Inappropriate and overuse of antibiotics has led to the emergence of drug-resistant strains and superbugs – a major public health problem that is in urgent need of solutions. Now, a team of researchers at McGill University in Montreal, Canada, suggests one solution may lie in the sap of trees that are abundant in North America.
Writing in the journal Applied and Environmental Microbiology, Nathalie Tufenkji, a chemical engineering professor, and colleagues describe how they found concentrated maple syrup extract makes disease-causing bacteria more susceptible to antibiotics.
The researchers made their discoveries from working with lab-based colonies of bacteria. But they hope the maple syrup extract will have the same effect on bacterial infections in human patients.
One potential benefit would be to reduce the use of antibiotics and thus slow the rate at which resistant strains emerge.
Maple syrup contains phenolic compounds, which are of considerable interest due to their antiseptic and antioxidant properties. Phenolic compounds play an important role in the growth and development of plants by helping to defend against pathogens.
For the study, Prof. Tufenkji and colleagues made an extract of maple syrup comprising mainly phenolic compounds.
They bought the maple syrup at local markets in Montreal and kept it in the freezer until the start of each experiment where they removed a sample and put it through a series of steps to produce the phenolic-rich extract.
They then tested the extract on a number of infection-causing bacteria such as Escherichia coli and Proteus mirabilis – a common cause of urinary tract infection.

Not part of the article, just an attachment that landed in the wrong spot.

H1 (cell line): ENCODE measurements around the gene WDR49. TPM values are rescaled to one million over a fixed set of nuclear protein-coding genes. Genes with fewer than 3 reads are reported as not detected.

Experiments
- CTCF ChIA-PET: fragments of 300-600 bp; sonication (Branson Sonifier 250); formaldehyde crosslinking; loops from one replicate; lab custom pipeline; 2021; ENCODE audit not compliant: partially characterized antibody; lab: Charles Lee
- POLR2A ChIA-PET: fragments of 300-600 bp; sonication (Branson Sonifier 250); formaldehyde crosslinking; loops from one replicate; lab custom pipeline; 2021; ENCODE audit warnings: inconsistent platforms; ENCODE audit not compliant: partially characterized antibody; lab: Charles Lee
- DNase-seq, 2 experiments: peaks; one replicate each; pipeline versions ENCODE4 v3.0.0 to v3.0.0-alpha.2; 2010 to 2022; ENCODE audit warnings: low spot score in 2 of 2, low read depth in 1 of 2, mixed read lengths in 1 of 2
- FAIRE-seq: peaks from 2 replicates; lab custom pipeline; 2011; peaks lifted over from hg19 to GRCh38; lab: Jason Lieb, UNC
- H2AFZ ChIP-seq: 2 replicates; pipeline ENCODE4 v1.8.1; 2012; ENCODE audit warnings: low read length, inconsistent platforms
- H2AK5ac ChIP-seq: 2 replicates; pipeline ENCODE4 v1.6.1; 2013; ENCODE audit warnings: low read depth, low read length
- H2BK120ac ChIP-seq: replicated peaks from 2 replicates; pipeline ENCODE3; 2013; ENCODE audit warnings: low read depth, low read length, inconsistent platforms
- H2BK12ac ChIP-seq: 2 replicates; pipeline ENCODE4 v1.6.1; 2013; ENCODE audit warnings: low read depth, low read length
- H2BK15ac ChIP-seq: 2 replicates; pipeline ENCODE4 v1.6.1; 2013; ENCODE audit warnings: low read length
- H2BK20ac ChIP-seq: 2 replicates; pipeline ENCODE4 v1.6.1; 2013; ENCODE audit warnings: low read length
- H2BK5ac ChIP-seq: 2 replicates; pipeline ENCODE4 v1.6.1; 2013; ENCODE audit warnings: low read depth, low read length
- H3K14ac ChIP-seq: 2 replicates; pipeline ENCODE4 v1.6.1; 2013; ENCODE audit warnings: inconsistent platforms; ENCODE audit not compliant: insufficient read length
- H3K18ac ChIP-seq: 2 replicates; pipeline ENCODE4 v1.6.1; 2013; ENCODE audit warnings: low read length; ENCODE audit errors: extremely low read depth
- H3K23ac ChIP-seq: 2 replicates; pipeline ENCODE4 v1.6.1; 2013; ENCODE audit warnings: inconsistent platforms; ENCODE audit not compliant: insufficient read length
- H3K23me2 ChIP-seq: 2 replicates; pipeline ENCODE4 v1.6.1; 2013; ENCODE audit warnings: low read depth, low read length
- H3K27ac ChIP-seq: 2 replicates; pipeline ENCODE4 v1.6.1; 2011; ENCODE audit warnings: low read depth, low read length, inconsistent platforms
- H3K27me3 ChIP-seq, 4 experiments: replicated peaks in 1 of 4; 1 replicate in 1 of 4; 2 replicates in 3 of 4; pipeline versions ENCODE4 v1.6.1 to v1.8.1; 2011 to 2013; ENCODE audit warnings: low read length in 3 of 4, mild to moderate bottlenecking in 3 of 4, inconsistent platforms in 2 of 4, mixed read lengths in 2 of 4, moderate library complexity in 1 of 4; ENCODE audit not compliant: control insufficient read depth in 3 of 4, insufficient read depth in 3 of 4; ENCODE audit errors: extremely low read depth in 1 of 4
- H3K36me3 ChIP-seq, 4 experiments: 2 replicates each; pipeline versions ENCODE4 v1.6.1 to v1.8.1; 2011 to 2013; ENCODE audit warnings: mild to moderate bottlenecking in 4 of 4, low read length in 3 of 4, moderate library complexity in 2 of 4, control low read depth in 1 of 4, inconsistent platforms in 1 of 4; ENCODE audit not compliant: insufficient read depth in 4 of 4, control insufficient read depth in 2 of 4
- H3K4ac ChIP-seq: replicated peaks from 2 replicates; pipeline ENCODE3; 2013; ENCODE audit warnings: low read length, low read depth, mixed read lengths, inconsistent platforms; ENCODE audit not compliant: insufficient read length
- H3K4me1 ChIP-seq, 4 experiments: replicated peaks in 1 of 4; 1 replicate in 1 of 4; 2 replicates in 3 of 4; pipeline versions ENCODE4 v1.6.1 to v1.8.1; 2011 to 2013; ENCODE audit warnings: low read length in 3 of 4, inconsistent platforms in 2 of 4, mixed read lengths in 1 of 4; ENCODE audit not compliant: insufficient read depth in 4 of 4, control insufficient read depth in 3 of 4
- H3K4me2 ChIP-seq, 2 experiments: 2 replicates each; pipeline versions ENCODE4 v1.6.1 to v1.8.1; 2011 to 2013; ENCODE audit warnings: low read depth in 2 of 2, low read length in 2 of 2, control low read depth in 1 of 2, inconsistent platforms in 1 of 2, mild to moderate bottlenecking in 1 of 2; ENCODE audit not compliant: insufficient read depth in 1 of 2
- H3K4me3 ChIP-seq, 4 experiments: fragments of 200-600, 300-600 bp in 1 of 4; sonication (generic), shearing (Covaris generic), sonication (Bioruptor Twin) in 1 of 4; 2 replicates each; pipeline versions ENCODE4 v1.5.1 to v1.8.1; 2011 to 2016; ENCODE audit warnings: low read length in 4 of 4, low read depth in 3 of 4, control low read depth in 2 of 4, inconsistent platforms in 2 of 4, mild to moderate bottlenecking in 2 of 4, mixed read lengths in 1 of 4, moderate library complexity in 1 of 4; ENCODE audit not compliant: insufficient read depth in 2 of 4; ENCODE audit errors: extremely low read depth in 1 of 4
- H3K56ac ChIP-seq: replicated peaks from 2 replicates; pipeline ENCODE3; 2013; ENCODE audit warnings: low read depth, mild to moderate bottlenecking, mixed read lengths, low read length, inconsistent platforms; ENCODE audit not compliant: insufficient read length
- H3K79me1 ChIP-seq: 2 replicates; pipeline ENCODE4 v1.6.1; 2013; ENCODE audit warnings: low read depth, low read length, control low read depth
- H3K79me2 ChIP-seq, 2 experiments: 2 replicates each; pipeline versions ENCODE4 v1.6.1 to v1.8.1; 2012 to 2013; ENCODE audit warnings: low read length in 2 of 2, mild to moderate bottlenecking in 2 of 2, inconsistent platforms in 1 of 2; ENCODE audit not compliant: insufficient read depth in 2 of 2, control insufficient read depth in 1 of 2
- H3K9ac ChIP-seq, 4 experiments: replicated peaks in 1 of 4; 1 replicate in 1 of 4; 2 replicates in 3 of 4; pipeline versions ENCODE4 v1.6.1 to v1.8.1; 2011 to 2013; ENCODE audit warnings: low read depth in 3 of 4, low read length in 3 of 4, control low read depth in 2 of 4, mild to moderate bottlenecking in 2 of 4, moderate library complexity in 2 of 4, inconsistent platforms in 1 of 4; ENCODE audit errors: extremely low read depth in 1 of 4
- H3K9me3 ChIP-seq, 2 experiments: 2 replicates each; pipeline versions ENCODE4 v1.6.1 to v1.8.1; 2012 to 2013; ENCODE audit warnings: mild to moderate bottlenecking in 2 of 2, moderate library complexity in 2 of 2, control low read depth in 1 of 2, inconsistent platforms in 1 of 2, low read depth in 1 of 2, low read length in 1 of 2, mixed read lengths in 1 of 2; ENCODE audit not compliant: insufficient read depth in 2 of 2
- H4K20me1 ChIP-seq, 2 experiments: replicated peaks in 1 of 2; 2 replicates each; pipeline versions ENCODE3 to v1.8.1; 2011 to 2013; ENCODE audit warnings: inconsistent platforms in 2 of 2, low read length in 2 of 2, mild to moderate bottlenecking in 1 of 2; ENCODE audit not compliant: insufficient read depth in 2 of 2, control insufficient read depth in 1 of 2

On its own, the maple syrup extract was mildly effective against the infection-causing bacteria.
But the maple syrup extract was even more effective against bacteria when combined with antibiotics.
The maple syrup extract and antibiotic combination was particularly effective at destroying biofilms – resistant communities that inhabit surfaces and are particularly hard to shift with antibiotics. Dental plaque is an example of a biofilm.
Biofilms commonly develop on catheters and cause difficult-to-treat urinary tract infections.
The researchers say the maple syrup extract affect the bacteria in a number of ways to make them more susceptible to antibiotics.
One effect that the extract has on bacteria is to make their cell membranes more porous. This makes it easier for the antibiotics to enter the microbial cells.
The maple syrup extract also shuts down the “efflux pumps” that the bacteria use to push any antibiotic that makes it through the membrane out of the cell.
And a third way that the extract weakens the bacteria is by reducing expression of genes linked to antibiotic resistance and virulence.
The researchers say the study is a first step that proves the concept. Now, more extensive and rigorous work needs to be done, eventually leading to clinical trials, before they can say what the effect will be in humans.
But Prof.Tufenkji says the findings “suggest a potentially simple and effective approach for reducing antibiotic usage,” and adds:
“I could see maple syrup extract being incorporated eventually, for example, into the capsules of antibiotics.”
Funds for the study came from the Natural Sciences and Engineering Research Council of Canada and the Canada Research Chairs program.
In 2011, Medical News Today reported how a researcher at Rhode Island University discovered dozens of beneficial compounds in pure maple syrup. Assistant pharmacy professor Navindra Seeram said several of the compounds he discovered have antioxidant and anti-inflammatory properties, which have been shown to fight cancer, diabetes and bacterial illnesses.